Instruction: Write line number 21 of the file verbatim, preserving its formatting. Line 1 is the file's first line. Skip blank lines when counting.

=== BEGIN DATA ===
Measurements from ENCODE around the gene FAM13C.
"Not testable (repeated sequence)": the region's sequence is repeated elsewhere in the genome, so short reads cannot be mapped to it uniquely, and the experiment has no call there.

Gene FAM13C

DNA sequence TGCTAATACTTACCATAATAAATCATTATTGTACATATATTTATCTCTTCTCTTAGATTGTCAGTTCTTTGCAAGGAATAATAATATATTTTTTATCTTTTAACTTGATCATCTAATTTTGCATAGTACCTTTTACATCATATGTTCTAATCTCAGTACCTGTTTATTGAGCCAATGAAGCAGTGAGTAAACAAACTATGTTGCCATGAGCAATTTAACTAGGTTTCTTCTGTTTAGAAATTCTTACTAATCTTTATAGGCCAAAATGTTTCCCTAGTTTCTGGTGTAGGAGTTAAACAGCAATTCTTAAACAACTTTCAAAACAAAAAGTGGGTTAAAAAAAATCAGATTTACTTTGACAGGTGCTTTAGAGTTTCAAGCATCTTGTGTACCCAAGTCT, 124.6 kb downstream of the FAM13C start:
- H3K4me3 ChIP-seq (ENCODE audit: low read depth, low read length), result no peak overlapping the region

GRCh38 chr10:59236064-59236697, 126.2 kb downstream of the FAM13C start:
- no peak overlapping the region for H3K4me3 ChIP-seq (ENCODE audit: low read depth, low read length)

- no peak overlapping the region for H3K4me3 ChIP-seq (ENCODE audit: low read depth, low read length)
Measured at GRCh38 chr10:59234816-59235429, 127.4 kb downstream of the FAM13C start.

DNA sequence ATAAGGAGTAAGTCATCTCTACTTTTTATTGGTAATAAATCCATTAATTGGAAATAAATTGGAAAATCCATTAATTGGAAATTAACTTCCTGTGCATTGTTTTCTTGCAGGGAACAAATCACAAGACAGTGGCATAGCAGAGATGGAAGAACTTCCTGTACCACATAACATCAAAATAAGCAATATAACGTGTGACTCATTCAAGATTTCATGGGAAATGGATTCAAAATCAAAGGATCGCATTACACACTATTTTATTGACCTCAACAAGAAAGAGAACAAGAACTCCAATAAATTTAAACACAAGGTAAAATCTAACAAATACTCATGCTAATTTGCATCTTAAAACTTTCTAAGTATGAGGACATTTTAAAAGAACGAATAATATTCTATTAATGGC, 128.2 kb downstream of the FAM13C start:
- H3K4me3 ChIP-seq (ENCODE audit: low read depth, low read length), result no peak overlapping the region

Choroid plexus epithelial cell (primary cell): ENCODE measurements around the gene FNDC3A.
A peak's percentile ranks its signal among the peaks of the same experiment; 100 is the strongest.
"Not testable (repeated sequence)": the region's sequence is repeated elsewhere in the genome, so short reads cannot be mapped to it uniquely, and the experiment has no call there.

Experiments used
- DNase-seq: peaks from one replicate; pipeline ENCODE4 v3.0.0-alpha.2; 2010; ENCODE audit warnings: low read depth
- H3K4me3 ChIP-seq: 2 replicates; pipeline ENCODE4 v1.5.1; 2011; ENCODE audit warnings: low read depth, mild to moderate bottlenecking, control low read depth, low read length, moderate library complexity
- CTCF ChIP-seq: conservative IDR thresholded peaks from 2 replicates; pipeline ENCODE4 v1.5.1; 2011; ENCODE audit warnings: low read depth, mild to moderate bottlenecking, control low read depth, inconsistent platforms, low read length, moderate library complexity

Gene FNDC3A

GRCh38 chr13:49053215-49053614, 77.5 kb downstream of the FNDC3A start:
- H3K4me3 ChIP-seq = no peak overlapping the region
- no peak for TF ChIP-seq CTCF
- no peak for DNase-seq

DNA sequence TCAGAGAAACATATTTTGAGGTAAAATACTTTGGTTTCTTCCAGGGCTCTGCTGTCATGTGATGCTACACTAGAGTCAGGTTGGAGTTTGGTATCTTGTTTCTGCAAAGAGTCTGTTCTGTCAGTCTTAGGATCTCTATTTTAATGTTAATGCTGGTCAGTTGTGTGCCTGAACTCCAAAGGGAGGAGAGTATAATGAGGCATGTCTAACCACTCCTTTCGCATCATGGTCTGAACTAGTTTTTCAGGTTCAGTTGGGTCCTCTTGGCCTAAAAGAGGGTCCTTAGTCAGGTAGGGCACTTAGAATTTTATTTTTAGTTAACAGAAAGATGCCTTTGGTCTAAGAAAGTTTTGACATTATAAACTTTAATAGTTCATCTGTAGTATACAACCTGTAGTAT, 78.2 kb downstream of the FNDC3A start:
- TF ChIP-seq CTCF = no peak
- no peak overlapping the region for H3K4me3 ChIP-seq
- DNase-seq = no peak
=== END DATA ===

- H3K4me3 ChIP-seq = no peak overlapping the region